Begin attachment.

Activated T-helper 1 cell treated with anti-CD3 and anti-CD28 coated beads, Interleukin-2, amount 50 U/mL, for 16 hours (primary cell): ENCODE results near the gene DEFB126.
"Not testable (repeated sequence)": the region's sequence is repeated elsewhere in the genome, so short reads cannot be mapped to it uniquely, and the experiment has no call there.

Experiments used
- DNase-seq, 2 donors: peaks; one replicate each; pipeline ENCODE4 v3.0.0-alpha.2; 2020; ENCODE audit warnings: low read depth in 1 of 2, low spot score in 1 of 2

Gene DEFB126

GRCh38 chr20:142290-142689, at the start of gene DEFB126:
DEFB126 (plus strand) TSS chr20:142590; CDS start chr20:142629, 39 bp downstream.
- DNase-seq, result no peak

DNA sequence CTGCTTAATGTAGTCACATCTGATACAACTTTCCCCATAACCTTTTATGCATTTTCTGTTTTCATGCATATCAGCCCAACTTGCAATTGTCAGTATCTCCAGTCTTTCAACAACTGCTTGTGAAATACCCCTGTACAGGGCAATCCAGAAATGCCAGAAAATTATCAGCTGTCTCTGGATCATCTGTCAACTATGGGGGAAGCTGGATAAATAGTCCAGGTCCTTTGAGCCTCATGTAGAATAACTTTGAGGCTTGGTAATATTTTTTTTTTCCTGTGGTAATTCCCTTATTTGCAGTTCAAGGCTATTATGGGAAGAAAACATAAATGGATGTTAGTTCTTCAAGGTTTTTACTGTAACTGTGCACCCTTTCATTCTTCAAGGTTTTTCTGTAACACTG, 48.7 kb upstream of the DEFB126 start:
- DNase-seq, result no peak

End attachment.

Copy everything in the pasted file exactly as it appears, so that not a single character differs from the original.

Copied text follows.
Activated T-helper 1 cell treated with anti-CD3 and anti-CD28 coated beads, Interleukin-2, amount 50 U/mL, for 16 hours (primary cell): ENCODE results near the gene DEFB126.
"Not testable (repeated sequence)": the region's sequence is repeated elsewhere in the genome, so short reads cannot be mapped to it uniquely, and the experiment has no call there.

Experiments used
- DNase-seq, 2 donors: peaks; one replicate each; pipeline ENCODE4 v3.0.0-alpha.2; 2020; ENCODE audit warnings: low read depth in 1 of 2, low spot score in 1 of 2

Gene DEFB126

GRCh38 chr20:142290-142689, at the start of gene DEFB126:
DEFB126 (plus strand) TSS chr20:142590; CDS start chr20:142629, 39 bp downstream.
- DNase-seq, result no peak

DNA sequence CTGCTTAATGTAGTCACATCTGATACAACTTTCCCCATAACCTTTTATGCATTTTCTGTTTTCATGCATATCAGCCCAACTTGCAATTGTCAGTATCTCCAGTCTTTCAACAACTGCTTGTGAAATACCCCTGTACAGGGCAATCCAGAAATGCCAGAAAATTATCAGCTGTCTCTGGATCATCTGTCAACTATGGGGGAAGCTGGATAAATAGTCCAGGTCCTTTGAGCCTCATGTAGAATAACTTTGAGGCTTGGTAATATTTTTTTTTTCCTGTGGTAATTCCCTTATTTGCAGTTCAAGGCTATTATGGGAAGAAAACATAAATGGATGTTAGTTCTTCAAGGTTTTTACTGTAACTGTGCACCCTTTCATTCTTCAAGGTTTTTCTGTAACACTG, 48.7 kb upstream of the DEFB126 start:
- DNase-seq, result no peak